Few want to remember the Iraq War. It’s dangerous to forget

The sky over Baghdad was “lit up like a Christmas tree”.

The phrase, despite its joyous connotations, was often used in the first hours of the attack – which the US military dubbed Operation Shock and Awe – by news anchors struggling to describe the alternately dark and explosive scenes being broadcast from Baghdad. 20 years ago today, a US-led coalition invaded the Iraqi capital, dropping bombs in the middle of the night, decimating buildings and bridges before our eyes and lighting palm trees like angry torches.

The opening salvo of the Iraq war, watched by millions of Americans, was an attack we thought we would never forget. A terrifying sign of the times, like the September 11 attacks. A formative event of the new 21st century.

Except that, unlike the nationwide commemorations of 9/11, the 20th anniversary of the start of the war has crept up on us like an unwanted memory, hidden behind news of bank failures and miraculous weight-loss drugs. There is hardly a moment of national reckoning. No big saves. No commemorative stamp. It is the war no one wants to remember – and as an Iraqi American I will never forget.

The invasion irrevocably changed the course of my life and that of my family, and its aftermath continues to change our lives and destinies – from cousins ​​who are still displaced in the Middle East to their children, who lack anything but Iraqi citizenship was denied even though they were never there Iraq. It tore us apart and brought us back together, changing the identities of those lucky enough to survive seven years of war; the destruction of clean water, electricity and health care infrastructure; the rise of violent extremism; the return of rampant corruption; and the neglect of those who promised to help. For US troops who fought in the war, forgetting is no easier: though their scars and memories are markedly different, Iraq is one of them.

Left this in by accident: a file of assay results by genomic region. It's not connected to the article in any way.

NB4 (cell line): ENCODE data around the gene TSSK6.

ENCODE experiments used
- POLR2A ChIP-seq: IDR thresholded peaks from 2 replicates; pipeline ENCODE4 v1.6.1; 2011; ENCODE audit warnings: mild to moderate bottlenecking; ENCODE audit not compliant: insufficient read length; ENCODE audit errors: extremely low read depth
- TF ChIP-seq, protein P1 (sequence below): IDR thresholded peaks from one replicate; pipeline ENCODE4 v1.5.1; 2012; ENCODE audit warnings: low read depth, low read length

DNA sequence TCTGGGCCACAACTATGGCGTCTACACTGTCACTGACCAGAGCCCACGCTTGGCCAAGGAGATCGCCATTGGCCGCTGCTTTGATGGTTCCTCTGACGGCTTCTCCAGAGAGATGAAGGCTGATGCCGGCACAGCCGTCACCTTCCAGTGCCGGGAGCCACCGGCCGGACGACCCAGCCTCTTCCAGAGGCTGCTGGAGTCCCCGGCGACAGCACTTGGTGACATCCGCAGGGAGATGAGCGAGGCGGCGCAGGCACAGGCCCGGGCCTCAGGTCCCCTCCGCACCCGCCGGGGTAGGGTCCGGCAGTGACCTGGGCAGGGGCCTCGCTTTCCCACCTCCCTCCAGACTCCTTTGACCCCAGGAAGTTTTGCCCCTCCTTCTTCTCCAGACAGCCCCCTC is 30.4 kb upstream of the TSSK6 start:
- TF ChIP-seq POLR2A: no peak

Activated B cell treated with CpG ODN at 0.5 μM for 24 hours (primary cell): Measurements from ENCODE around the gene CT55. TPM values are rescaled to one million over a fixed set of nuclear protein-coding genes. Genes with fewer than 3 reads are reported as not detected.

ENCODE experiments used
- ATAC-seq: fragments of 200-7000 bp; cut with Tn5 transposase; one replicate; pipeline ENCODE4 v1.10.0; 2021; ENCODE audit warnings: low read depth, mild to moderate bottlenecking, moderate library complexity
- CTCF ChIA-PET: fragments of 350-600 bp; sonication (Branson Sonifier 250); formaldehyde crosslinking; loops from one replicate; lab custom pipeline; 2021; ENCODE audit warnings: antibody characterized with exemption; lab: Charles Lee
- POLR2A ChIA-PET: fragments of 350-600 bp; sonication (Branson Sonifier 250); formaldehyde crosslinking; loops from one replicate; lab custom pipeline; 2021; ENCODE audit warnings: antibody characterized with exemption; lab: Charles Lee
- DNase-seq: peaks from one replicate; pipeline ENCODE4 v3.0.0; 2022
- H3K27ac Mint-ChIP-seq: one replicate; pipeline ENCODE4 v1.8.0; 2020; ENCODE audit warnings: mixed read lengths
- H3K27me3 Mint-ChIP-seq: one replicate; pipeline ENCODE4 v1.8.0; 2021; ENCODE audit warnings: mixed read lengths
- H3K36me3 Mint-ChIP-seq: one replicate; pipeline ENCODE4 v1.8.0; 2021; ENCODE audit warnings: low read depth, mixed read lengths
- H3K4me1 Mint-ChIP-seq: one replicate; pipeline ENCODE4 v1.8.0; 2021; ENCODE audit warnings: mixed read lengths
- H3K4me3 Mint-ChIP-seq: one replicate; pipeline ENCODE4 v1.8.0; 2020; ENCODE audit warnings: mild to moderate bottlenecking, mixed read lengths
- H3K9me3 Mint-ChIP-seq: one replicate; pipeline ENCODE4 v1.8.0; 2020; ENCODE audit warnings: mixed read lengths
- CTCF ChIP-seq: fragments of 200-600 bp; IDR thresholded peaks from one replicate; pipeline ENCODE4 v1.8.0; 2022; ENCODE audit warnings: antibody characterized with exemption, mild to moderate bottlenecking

It’s understandable why people choose to overlook what is seen as a shameful chapter in American history. First, it became clear that the invasion was based on false information that then-Iraqi President Saddam Hussein was colluding with Al Qaeda and stockpiling weapons of mass destruction. Then, after tens of thousands of lives lost and millions of Iraqis displaced, we left the region in a far worse state than we found it. It’s unclear when or if the region will ever recover.

My father’s family tree had roots in Baghdad that went back centuries until severed by war. My father was born in Iraq during the British Mandate. He learned to swim in the Tigris and honed his business acumen in his father’s tea shop off Rashid Street before setting up his own business. He was the first of his family to attend college at Baghdad University and the first to leave Iraq. In the late 1950’s he immigrated to Los Angeles where he attended USC, met my mother, married and settled in the San Fernando Valley. There, his three girls spent much of their childhood trying to convince their peers that Baghdad was actually a real place, despite what they saw in Hanna-Barbera cartoons.

Cancer took dad in the late 1980s; Ironically, it was caused by schistosomiasis, a parasitic disease caused by flatworms found in the rivers of North Africa and the Middle East. While Baghdad had come back to claim him, his death meant that we – the only American Alis – lost our connection with Iraq, and that rift grew with the discord of world politics. Hussein’s dictatorship, the Gulf War of the early 1990s, the US-led embargo and our poor knowledge of Arabic pushed us further away from our aunts, uncles and 35 first cousins ​​abroad. Despite this, my sisters and I thought that family would always stay in Iraq and Baghdad would always be there for us.